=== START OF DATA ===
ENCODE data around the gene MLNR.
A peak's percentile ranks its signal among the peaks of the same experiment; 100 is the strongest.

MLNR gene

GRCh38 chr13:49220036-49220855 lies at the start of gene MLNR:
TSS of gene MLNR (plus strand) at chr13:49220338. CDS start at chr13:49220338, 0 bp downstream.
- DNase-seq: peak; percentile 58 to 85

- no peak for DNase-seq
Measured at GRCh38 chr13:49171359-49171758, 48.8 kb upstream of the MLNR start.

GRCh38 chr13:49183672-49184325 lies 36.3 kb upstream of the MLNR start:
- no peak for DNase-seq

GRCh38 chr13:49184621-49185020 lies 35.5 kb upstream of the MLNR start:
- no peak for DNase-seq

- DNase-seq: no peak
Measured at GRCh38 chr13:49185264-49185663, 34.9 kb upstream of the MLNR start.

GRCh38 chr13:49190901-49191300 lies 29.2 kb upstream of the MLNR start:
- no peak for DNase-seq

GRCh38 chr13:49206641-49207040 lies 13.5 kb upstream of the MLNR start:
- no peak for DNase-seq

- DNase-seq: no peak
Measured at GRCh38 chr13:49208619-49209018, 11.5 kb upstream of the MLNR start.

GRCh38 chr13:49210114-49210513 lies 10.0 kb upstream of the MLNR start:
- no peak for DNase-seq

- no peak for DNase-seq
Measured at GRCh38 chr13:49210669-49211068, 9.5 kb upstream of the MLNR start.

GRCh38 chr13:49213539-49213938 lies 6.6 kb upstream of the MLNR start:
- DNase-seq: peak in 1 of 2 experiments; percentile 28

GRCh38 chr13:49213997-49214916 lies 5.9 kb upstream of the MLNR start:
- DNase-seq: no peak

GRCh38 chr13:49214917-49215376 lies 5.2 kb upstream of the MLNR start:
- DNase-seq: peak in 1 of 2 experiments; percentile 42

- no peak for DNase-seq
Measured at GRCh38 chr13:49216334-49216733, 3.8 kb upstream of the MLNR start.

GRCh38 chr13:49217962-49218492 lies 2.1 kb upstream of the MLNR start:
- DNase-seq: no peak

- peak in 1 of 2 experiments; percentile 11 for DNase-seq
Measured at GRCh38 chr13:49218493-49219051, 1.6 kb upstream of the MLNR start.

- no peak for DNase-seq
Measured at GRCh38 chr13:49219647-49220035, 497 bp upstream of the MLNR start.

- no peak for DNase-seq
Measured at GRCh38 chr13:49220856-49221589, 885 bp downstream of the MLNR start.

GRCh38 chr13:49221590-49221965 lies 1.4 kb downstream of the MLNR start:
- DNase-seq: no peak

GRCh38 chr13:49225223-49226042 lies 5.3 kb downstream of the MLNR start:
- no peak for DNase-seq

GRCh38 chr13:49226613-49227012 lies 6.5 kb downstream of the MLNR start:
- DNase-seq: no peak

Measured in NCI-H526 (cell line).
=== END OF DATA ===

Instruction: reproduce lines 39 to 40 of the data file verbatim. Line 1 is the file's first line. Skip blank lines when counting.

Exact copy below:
- no peak for DNase-seq
Measured at GRCh38 chr13:49220856-49221589, 885 bp downstream of the MLNR start.